Forrester shrugged off the break-even deal to play the next game. “I have to get a win if I’m going to the World Series, so I look for a product on Auction Time, Iron Connect, Craigslist, eBay or New Holland’s repo site, Equipment Alley. I buy a lot of equipment there and, when I do that, I try to average my sale or get another win.”

Another example of Forrester’s baseball-style approach: “I was against Kubota and put $35,000 of real money into a TS115A tractor that was worth $35,000. I had it listed for $39,900, because I was sort of embarrassed that I put that much money into it. It was a conquest sale and I did not want that customer to buy a Kubota. To trade for this unit was important to me — sometimes it gets personal. After making a single digit margin on the new tractor, I went on Equipment Alley and found a similar tractor for just under $30,000. It came out of Arkansas and this tractor was a lot nicer than my trade-in. I put them both on the lot for $39,900. I sold the nice one for $39,900. If you look at my website now, the TS115, that I had the big money in, is now $34,900. So, I lowered the price on that used piece by buying another one at a lower price and averaging the prices out.”

Forrester admits, he’s in a different world than a lot of his peers. “I don’t have a combine on my lot. So when you’re talking about my baseball team, my losses and gains are in the hundreds or maybe a thousand dollars. I can’t talk about $20,000 work orders and losing $50,000 on a piece of equipment. The key to my success is getting equipment traded for the right price. So if you have a blue piece of equipment on your lot that you want to sell or if you have an appraisal you need help with, I’m going to give you my cell phone number, and I’m serious. If I’m really interested in the piece and need to average out something I’ve got too much money in, I can give you real money for it.”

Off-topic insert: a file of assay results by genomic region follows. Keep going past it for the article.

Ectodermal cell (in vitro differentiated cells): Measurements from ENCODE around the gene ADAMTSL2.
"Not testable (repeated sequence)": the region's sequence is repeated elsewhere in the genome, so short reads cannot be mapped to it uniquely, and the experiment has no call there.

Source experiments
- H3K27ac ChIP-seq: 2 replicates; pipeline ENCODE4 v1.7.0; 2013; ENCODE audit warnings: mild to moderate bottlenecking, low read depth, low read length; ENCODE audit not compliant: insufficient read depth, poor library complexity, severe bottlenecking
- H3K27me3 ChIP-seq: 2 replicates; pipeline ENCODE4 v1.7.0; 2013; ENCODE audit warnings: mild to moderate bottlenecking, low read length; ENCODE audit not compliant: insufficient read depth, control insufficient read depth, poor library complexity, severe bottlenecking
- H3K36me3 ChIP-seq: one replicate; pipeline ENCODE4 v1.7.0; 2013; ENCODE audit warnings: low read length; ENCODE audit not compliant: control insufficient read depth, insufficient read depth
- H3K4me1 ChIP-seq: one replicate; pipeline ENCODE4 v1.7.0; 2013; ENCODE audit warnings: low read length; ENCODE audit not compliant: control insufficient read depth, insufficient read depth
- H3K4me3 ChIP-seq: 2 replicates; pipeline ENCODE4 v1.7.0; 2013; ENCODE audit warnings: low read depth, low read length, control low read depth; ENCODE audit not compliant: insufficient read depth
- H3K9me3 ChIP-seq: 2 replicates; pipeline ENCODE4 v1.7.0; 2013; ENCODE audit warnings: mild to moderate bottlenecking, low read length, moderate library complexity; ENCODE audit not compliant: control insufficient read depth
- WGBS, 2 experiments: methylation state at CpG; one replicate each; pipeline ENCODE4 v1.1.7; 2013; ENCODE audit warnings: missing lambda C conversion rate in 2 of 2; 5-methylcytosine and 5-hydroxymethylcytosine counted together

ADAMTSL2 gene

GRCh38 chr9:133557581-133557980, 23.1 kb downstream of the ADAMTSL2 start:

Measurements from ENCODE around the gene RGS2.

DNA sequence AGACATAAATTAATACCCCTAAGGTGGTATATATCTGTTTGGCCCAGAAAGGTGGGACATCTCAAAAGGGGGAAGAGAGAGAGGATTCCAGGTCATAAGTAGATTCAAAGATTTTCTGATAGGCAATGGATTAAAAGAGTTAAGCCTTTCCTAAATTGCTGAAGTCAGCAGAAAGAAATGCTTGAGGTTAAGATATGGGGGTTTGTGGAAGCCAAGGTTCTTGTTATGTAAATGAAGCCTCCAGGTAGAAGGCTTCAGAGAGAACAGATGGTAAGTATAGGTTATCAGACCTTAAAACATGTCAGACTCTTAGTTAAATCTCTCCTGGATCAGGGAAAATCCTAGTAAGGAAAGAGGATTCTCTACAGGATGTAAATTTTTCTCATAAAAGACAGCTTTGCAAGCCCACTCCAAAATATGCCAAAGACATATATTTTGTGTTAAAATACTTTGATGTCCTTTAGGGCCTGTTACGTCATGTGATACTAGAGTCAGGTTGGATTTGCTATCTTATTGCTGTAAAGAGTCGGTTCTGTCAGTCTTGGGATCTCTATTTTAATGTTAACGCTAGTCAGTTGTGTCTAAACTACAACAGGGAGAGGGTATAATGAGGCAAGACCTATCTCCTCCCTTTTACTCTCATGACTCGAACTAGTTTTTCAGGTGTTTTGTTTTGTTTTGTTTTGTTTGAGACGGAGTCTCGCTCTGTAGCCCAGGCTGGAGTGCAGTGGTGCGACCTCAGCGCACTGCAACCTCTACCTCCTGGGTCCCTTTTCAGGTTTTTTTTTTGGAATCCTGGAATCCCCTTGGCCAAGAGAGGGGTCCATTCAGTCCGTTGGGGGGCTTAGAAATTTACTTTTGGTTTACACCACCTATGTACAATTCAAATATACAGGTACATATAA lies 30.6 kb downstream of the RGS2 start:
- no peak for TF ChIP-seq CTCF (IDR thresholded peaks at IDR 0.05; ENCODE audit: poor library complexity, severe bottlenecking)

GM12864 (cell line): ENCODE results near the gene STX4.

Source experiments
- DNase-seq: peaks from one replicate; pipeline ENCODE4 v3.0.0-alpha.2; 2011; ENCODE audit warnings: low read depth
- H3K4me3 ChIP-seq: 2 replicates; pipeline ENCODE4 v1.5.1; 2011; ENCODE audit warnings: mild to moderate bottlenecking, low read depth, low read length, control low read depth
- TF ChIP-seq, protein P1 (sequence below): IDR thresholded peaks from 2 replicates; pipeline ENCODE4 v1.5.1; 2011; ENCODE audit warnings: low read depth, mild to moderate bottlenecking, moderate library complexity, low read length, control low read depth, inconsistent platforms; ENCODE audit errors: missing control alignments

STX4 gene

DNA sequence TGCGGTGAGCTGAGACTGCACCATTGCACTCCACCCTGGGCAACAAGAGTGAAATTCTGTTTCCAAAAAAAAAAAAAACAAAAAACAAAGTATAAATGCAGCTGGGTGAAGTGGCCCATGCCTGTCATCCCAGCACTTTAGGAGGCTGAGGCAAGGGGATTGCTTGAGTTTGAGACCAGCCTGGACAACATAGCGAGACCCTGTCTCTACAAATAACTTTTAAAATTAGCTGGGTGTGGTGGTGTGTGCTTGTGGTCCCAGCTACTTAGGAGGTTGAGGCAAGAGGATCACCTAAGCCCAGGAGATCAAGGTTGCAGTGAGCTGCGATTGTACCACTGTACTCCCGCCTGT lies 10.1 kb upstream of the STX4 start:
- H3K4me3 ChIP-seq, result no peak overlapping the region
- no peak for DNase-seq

Forrester says, “My dad always said, ‘There’s a butt for every seat; you’ve just got to find that butt.’ So, I traded for an off-brand 30 horsepower ‘orphan’ compact tractor and I put $15,000 in it and told my sales team that we were going to live with this tractor, because no one’s going to buy it. We put it on Craigslist for $18,900. We had 16 calls and sold it the next morning, as soon as the guy could get there with cash. So we found a profitable butt for the seat of our orphan.”

Butler Machinery: Ask the Right Questions

On the other side of the spectrum is Dusty Schulz. He’s worked in the Caterpillar/AGCO dealer network for 14 years in finance, sales, branch operations and management. He now handles used equipment evaluations for AGCO/Challenger dealer Butler Machinery Co., headquartered in Fargo, N.D. It’s a third generation family-owned business with 18 stores and 45 agricultural salespeople throughout North and South Dakota and Nebraska.

At his dealership, Schulz is part of a three person trade evaluation team that includes one other person who also handles advertising used machines and another service person, who administers work orders and reconditioning. Research is the key to their success. “We start with our past history,” Schulz says. “We track all the values that we give over time. What did we put into this thing 1, 2, 3 years ago? What is our current inventory level of similar machines? If we’re low, we’ll put a little more into these, maybe get inventory we can move. What prices are the units that we have? Those are the things that we weigh as we put a value on something. Then, we look at our own sales history. Where are our prices ending up and how recently were those transactions? So we have all that information as we look at where a trade evaluation should be.”


“The greatest value is fully commingling with other dealers for a day and a half. You just can’t do that in your day to day business at home...”

– Ron Ritchie, President, Ritchie Implement, Cobb, Wis.